The days and weeks at Wah-Kon-Dah were filled with non-stop summer rituals, traditions, song sessions, and wildly creative programs devised by Kessler and his staff. Monday night was square dancing. Wednesday night was a special event. Thursday night was “Cabin Night.” Saturday night was a boy-girl social preceded by “Lovely Ladies Day,” a few hours devoted to hair-dos and wardrobe. Sunday was reserved for non-sectarian morning services and weekly ‘Council Fire Awards.” Once a summer, “King Neptune” arrived. We gathered at the waterfront with our counselors, the night eerily lit by lanterns. Just as we were getting sleepy, a fire-breathing dragon roared onto the beach, and a counselor dressed as an impressive, seaweed-covered, trident-carrying Neptune rose out of “the icy depths” of the lake and terrified campers by pouring ice water and ice cubes down our backs.13

The most dramatic moment of the summer was Tomahawk Night. (What good Jewish camp doesn’t have a Tomahawk Night?) In the middle of the night, campers were awakened and led to the ball field by counselors in politically incorrect Indian garb, carrying lit torches. We stood in a large circle as the “Indians” chose senior campers judged to be the “most outstanding” and pushed them into the center of our gathering. After being inducted into the Tomahawk Club in a secret ceremony, the special campers slept on the ball field overnight and were not allowed to speak to anyone for twenty-four hours. Each received a sacred tomahawk. In the morning, the Tomahawk Club recipients were announced to the entire camp. It was high drama imbued with a sacred sense of honor I have not felt since those days.

Camp Wah-Kon-Dah closed in 1969. There was a terrible car accident in which a camper, Marcy Wexner, died. It was the first fatality in the camp’s history, and it devastated Ben Kessler and the camp community. Her death felt like the end of our innocence, and I guess it was. That was the same summer as Woodstock. “Aquarius” won a Grammy for record of the year, Neil Armstrong stepped on to the moon, college students took over the administration building at Harvard, and the American death toll in Vietnam rose to over 40,000. The recession of the 1970s, coupled with rising taxes, expenses, increased accreditation, and regulatory procedures, challenged private camp owners like Ben Kessler, especially when insurance rates escalated because of a camper-related accident.14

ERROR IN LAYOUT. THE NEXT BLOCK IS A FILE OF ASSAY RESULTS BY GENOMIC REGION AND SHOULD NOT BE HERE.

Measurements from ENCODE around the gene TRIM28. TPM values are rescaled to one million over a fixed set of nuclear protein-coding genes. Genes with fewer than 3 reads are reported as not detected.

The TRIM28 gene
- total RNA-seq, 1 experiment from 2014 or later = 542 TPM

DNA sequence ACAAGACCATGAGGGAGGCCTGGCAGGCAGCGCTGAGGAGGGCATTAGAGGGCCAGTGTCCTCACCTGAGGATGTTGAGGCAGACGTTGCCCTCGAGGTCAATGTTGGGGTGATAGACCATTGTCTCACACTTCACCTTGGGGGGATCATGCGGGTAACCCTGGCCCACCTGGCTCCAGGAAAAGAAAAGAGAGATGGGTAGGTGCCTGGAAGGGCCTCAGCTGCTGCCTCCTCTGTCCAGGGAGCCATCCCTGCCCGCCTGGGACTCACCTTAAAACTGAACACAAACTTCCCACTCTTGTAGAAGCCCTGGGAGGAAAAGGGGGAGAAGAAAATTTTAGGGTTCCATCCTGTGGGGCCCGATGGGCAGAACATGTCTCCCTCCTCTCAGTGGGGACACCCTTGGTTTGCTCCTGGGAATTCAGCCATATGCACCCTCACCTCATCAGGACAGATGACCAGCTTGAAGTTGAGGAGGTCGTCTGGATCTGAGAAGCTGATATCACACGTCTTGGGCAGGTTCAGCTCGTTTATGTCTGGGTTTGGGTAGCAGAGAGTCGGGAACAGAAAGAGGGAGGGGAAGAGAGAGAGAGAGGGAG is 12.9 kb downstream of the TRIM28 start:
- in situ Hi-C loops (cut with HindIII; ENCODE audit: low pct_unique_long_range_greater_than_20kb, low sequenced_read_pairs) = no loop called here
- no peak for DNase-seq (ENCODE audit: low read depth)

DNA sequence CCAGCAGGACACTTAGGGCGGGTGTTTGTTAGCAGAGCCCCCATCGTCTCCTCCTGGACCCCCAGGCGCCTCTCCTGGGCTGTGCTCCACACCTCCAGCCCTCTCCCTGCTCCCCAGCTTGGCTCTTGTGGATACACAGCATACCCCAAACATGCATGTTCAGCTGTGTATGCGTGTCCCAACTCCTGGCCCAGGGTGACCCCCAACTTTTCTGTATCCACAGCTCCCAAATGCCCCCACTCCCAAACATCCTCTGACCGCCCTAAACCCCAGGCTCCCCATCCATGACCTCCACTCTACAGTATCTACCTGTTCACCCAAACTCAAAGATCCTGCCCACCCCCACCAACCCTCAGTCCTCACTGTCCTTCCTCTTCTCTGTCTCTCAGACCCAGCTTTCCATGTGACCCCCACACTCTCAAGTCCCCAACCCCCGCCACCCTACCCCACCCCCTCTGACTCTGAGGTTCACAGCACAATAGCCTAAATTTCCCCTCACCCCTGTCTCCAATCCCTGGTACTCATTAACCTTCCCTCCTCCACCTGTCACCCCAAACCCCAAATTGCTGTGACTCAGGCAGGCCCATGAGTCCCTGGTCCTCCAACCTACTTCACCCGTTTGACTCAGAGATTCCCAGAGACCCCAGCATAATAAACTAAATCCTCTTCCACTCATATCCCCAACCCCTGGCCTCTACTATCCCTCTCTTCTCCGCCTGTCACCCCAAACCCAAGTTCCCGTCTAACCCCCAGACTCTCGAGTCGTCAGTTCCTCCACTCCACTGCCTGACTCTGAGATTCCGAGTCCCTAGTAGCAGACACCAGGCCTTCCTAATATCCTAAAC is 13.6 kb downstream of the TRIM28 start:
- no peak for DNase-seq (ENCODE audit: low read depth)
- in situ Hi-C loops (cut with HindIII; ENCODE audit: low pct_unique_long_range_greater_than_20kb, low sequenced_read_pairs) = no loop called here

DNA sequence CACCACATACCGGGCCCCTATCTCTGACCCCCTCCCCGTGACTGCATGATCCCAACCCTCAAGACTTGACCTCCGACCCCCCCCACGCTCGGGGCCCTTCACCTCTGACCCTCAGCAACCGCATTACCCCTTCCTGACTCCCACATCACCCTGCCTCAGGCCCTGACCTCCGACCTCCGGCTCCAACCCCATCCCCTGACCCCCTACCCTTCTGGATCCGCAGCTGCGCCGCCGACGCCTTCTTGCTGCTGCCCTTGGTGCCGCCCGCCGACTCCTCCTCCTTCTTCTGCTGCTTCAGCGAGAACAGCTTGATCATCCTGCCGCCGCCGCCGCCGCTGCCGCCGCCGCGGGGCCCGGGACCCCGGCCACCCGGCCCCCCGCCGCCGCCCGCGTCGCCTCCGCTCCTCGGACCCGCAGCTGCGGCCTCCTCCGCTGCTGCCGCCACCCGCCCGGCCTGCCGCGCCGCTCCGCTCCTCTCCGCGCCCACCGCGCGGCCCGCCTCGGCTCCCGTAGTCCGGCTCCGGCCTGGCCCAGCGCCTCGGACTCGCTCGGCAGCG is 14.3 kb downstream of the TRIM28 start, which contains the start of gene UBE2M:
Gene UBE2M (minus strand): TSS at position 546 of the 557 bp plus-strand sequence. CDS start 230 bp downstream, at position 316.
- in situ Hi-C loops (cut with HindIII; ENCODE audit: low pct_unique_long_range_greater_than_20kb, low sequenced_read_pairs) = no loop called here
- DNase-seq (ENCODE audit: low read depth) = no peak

The Jewish Community Center of St. Louis acquired Wah-Kon-Dah in 1969 after a group of Jewish benefactors purchased the facility, re-named it Camp Sabra, and donated the camp to their community in 1970. My sister and I returned for Sabra’s charter year and found it a surreal experience. The Camp looked the same, but something was terribly awry. Uncle Benny was gone. The counselors in crisp, white shorts were no more. My friends had vanished to camps in Minnesota and Wisconsin. My sister Jamie went on a week-long canoe trip where the counselors in charge lost a few campers, to my parents’ horror. They were found after a day or two. And most strange of all, the camp was suddenly Jewish. Cabin names changed from Osage and Kickapoo to Habonim and Golan. Israeli youth led dance workshops and song sessions. Shabbat replaced Sunday. And there were no more lunchtime pizza burgers—a startling introduction to the kosher dietary laws in which meat and milk never came together on a bun. We enjoyed our summer at Sabra, but eventually my sister and I followed our Wah-Kon-Dah friends to Camp Thunderbird, another “quietly Jewish” camp in Bemidji, Minnesota, with the familiar mix of Jewish campers, Native American culture, and challenging programming we had known at Wah-Kon-Dah.15